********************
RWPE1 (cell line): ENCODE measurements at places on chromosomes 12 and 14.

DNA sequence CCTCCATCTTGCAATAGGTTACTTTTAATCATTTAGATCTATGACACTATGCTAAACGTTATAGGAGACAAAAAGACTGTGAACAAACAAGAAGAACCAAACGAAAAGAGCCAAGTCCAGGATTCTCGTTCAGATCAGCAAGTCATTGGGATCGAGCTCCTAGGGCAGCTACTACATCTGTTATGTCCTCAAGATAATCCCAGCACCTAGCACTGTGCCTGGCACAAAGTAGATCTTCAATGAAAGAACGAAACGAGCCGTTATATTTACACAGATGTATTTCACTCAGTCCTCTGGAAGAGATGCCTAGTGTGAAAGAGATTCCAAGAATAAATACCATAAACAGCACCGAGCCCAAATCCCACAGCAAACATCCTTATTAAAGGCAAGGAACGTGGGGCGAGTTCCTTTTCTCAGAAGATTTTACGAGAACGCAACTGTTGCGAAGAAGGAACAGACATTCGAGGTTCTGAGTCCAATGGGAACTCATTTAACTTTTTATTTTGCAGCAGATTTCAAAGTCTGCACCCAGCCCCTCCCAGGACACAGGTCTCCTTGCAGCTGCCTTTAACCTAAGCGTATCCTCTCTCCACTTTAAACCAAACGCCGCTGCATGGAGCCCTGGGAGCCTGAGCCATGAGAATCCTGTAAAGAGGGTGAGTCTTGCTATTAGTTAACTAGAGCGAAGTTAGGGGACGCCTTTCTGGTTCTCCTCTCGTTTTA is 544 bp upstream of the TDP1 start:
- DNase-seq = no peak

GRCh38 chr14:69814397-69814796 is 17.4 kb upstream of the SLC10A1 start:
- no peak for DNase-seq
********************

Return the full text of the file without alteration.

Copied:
RWPE1 (cell line): ENCODE measurements at places on chromosomes 12 and 14.

DNA sequence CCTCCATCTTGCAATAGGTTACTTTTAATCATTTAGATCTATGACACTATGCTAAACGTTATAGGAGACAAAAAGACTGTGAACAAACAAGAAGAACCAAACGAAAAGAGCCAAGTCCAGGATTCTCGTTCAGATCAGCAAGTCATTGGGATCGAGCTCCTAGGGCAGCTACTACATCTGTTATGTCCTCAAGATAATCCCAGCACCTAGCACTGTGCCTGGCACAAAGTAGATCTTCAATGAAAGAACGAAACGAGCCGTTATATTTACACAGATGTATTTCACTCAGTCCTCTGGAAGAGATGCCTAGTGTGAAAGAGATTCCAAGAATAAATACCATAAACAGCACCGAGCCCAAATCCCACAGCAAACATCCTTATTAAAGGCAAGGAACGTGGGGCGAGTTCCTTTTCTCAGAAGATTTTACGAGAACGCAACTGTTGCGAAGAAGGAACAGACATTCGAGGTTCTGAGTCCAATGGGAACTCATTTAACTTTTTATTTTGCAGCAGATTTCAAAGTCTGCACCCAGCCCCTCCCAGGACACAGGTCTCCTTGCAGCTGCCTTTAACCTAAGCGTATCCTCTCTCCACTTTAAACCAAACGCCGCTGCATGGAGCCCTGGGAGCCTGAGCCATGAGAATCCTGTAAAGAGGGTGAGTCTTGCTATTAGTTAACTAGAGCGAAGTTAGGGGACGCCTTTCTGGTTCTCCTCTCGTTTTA is 544 bp upstream of the TDP1 start:
- DNase-seq = no peak

GRCh38 chr14:69814397-69814796 is 17.4 kb upstream of the SLC10A1 start:
- no peak for DNase-seq